1. National Register of Health Service Psychologists
  2. Find a Psychologist
  3. Continuing Education for Psychologists
  4. American Insurance Trust
  5. Commission on Accreditation
  6. Programs Accredited by the Canadian Psychological Association
  7. Association of Psychology Postdoctoral and Internship Centers
  8. Scholarships and Loans from the Health Resources and Services Administration
  9. National Health Service Corps Loan Repayment Program
  10. Occupational Outlook Handbook from the Bureau of Labor Statistics
  11. Center for Workforce Studies Publications
  12. National Plan and Provider Enumeration System
  13. Centers for Medicare and Medicaid Services
  14. Centers for Medicare and Medicaid Services National Provider Identifier Standard
  15. 2013 HIPAA Privacy Rule
  16. Sample Consent Forms from the Center for Ethical Practice
  17. American Psychological Association’s Ethical Principles of Psychologists and Code of Conduct
  18. Center for Ethical Practice
  19. Medicare Telehealth Payment Eligibility Analyzer
  20. The ICD-10 Classification of Mental and Behavioral Disorders’ Clinical Descriptions and Diagnostic Guidelines
  21. International Classification of Diseases and Related Health Problems 10th Revision
  22. ICD-10 CM Application
  23. International Classification of Functioning, Disability and Health
  24. 2015 Physician Quality Reporting System Qualified Clinical Data Registries
  25. Practice Central: Resources for Practicing Psychologists
  26. TRICARE Provider Information
  27. National Center for Quality Assurance
  28. Managed Behavioral Healthcare Organization Accreditation
  29. DUNS Request Service
  30. US Small Business Administration
  31. General Services Administration System of Award Management
  32. APA’s Guidelines to Practice with LGBT Patients
  33. APA’s American Psychology-Law Society Division 41
  34. American Board of Professional Psychology
  35. Health Shortage Areas
  36. HIPAA Privacy Rule

References

  1. American Psychological Association (2014). Center for Workforce Studies: 2014 APA Member Profiles. Washington (DC): Author.
  2. Stamm, K., et al. (2015). How much debt do recent doctoral graduates carry? Monitor on Psychology, 46, 15.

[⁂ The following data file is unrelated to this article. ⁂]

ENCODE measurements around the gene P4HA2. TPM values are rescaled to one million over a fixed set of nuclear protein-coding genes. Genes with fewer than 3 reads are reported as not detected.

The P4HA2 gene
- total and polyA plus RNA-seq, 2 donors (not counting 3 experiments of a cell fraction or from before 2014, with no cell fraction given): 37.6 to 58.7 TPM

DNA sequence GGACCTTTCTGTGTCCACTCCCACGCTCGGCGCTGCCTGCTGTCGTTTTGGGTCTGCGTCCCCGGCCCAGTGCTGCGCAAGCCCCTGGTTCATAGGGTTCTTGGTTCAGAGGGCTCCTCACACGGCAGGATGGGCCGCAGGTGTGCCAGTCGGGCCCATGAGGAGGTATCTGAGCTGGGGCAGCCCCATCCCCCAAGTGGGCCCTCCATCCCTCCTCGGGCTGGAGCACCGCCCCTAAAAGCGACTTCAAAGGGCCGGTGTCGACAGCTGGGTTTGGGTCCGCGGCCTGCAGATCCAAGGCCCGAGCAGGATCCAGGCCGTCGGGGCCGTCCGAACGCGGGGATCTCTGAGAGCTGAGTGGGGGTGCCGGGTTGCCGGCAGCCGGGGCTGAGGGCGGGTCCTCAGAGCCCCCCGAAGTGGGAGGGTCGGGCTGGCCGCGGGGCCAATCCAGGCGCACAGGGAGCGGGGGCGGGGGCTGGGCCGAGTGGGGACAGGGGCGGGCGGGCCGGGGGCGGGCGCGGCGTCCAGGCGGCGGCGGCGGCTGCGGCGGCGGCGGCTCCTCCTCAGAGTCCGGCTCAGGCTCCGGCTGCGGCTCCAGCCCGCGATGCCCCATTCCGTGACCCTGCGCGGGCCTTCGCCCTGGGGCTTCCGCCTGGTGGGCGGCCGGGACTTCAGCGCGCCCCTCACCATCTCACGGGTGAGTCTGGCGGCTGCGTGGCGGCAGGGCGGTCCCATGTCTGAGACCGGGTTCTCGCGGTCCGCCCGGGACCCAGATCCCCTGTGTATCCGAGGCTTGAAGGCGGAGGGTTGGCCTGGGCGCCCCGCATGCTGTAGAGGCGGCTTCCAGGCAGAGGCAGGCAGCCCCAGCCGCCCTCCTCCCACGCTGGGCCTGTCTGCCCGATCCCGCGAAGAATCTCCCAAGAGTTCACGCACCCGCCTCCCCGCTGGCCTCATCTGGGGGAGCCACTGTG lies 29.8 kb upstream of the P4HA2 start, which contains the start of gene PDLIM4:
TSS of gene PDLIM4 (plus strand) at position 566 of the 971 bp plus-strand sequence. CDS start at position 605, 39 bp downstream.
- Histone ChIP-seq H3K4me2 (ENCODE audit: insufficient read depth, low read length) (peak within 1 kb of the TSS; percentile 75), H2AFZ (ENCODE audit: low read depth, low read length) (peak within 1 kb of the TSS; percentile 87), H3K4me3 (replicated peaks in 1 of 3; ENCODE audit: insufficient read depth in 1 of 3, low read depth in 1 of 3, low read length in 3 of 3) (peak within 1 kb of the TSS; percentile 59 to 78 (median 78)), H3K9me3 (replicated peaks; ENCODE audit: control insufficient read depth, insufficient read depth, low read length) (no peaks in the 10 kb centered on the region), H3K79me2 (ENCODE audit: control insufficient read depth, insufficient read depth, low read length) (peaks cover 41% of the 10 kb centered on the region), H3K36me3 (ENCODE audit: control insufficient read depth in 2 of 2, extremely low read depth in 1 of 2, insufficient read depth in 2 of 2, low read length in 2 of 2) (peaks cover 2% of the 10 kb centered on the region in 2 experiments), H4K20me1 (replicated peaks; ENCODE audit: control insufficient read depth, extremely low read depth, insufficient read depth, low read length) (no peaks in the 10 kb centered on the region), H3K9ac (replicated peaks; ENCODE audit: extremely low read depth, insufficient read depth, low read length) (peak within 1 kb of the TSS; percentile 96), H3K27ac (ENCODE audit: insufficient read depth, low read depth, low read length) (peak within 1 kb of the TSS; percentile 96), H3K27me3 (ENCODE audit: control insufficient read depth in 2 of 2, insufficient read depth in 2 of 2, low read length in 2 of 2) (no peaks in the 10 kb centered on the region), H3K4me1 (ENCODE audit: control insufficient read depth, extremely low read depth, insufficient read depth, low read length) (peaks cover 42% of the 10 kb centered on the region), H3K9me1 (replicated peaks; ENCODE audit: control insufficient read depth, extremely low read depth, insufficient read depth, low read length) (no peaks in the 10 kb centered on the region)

3. American Psychological Association. (2010). Ethical principles of psychologists and code of conduct. Retrieved from apa.org/ethics.
  4. Cooper, N. (2009). A closer look at distress, burnout, stressors, and coping in psychologists today. Unpublished doctoral dissertation, Loyola University Maryland, Baltimore, Maryland.
  5. Faust, D. (2012). Coping with Psychiatric and Psychological Testimony (Oxford University Press).
  6. Harris, G. T. Rice, M. E., Quinsey, V. L., & Cormier, C. A. (2015). Violent offenders: Appraising and managing risk (3rd ed.). Washington (DC): American Psychological Association.
  7. Kaslow, N. J., Graves, C. C., & Smith, C. O. (2012). Specialization in psychology and health care reform. Journal of Clinical Psychology in Medical Settings, 19, 12-21. doi: 1007/s10880-011-9273-0.
  8. McEntee, D. J., & Halgin, R. P. (1996). Therapists’ attitudes about addressing the role of exercise in psychotherapy. Journal of Clinical Psychology, 52, 48– 60. doi:10.1002/(SICI)1097-4679(199601)52:148::AID-JCLP73.0.CO;2-S.
  9. Miller, M. K., Chamberlain, J., & Wingrove, T. (2014). Psychology, law, and the wellbeing of children. Washington (DC): American Psychological Association.
  10. Neimeyer, G. J., Taylor, J. M., Rozensky, R. H., & Cox, D. R. (2014). The diminishing durability of knowledge in professional psychology: A second look at specializations. Professional Psychology: Research and Practice, 45,92-98. DOI: 1037/a0036176.
  11. Norcross, J. C., Guy, J. D., & Laidig, J. (2007). Recognizing the hazards. In Leaving it at the office: A guide to psychotherapist self-care (pp. 35–63). New York: Guilford Press.
  12. Robiner, W. N., Dixon, K. E., Miner, J. L., & Hong, B. A. (2012). Board certification in psychology: Insights from medicine and hospital psychology. Journal of Clinical Psychology in Medical Settings, 19, 30-40. doi: 1007/ s10880-011-9280-1.
  13. Walsh, R. (2011). Lifestyle and mental health. American Psychologist, 66, 579-592. doi:10.1037/a0021769.
  14. Wise, E. H., Hersh, M. A. & Gibson, C. M. (2011). Ethics and self-care: A developmental lifespan perspective. Register Report, 37, 20-29.
  15. Lustgarten, S. D. (2015). Emerging ethical threats to client privacy in cloud communication and data storage. Professional Psychology: Research and Practice, 46, 154-160. http://dx.doi.org/10.1037/pro0000018
  16. Stromberg, C. D., Haggarty, D. J., Mishkin, B., Leibenluft, R. F., Rubin, B. L., et al. (1988). The psychologist’s legal handbook. Washington (DC): The Council for the National Register of Health Service Providers in Psychology.
  17. American Psychological Association Practice Organization (2015). Managing Fallout from Online Reviews. Good Practice, Winter, 2015, pp. 6-8, 20-
  18. Harris, G. T.; Rice, M. E.; Quinsey, V. L., & Cormier, C. A. (2015). Violent offenders: Appraising and managing risk (3rd ed.). Washington, (DC): American Psychological Association.
  19. Miller, M. K., Chamberlain, J. & Wingrove, T. (2014). Psychology, law, and the wellbeing of children. (American Psychology-Law Society series) New York, (NY): Oxford University Press.